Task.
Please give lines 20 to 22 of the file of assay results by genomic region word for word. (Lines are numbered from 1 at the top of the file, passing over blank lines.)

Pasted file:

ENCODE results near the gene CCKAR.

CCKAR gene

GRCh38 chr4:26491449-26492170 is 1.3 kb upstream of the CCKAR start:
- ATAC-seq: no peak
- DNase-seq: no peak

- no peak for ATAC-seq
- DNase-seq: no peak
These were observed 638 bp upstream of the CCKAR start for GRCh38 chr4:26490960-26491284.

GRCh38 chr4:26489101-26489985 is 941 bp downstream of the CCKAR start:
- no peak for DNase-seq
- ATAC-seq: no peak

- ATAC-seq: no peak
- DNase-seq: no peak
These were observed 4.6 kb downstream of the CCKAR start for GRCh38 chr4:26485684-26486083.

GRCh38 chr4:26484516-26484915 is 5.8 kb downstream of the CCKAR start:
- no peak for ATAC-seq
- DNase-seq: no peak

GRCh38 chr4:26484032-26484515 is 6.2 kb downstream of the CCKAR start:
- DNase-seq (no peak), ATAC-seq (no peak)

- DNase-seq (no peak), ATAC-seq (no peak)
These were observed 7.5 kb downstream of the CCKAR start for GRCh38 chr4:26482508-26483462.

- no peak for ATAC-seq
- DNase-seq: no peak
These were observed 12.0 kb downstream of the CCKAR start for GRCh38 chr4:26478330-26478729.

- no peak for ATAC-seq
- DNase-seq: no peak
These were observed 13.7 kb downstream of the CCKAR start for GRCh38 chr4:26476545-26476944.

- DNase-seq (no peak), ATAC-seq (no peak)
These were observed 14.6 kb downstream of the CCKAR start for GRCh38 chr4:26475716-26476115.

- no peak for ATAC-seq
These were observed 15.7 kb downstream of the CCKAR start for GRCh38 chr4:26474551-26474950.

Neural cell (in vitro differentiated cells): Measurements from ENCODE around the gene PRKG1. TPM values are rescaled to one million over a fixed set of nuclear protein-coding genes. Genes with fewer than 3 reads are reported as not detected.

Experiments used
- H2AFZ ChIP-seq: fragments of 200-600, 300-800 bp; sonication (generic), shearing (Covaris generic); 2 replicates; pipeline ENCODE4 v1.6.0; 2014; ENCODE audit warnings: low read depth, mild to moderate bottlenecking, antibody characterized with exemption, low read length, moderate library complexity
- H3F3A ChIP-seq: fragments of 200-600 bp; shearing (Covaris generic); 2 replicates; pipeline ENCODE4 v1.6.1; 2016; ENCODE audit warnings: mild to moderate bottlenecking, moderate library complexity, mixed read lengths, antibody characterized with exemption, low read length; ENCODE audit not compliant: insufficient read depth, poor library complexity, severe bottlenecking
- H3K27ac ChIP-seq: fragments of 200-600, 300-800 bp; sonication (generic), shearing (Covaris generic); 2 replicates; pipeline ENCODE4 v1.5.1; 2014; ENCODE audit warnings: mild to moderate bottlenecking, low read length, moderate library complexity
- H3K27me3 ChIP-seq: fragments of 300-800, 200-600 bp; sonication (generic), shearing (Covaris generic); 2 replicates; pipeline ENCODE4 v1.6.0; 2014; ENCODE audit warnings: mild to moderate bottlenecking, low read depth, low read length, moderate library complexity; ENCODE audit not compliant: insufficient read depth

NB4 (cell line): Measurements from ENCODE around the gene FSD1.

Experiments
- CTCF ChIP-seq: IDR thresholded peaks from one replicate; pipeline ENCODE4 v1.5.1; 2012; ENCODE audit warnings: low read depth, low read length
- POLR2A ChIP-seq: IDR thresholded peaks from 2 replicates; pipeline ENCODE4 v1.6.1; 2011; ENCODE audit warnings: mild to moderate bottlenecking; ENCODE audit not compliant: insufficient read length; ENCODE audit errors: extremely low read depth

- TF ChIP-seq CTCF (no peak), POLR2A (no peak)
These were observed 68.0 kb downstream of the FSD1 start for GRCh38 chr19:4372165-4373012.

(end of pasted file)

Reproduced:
- DNase-seq (no peak), ATAC-seq (no peak)
These were observed 7.5 kb downstream of the CCKAR start for GRCh38 chr4:26482508-26483462.

- no peak for ATAC-seq